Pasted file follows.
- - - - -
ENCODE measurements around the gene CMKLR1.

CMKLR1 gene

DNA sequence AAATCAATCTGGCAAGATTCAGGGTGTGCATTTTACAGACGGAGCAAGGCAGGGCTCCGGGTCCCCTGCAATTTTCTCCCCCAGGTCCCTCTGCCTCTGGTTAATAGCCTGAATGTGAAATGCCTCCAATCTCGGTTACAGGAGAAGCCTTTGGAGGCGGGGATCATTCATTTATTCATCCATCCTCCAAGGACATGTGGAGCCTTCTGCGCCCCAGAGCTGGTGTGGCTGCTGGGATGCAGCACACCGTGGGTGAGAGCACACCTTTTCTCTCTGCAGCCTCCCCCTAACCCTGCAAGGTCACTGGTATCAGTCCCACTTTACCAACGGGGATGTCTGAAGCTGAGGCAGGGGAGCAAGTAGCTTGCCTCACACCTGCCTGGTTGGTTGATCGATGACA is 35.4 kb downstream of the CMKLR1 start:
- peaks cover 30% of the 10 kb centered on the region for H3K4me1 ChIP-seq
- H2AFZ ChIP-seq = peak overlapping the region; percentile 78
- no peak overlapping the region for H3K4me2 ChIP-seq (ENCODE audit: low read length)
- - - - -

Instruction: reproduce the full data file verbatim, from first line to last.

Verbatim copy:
ENCODE measurements around the gene CMKLR1.

CMKLR1 gene

DNA sequence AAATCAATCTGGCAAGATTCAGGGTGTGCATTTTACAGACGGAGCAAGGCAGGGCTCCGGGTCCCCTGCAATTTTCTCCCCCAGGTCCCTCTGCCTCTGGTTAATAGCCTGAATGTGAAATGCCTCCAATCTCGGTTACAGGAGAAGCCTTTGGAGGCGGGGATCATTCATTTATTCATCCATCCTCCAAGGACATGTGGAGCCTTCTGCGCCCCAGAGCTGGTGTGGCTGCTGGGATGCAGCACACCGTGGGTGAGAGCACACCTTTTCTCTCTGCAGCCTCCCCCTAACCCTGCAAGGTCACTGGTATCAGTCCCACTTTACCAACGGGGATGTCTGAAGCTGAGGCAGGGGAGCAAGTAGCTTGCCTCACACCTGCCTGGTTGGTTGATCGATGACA is 35.4 kb downstream of the CMKLR1 start:
- peaks cover 30% of the 10 kb centered on the region for H3K4me1 ChIP-seq
- H2AFZ ChIP-seq = peak overlapping the region; percentile 78
- no peak overlapping the region for H3K4me2 ChIP-seq (ENCODE audit: low read length)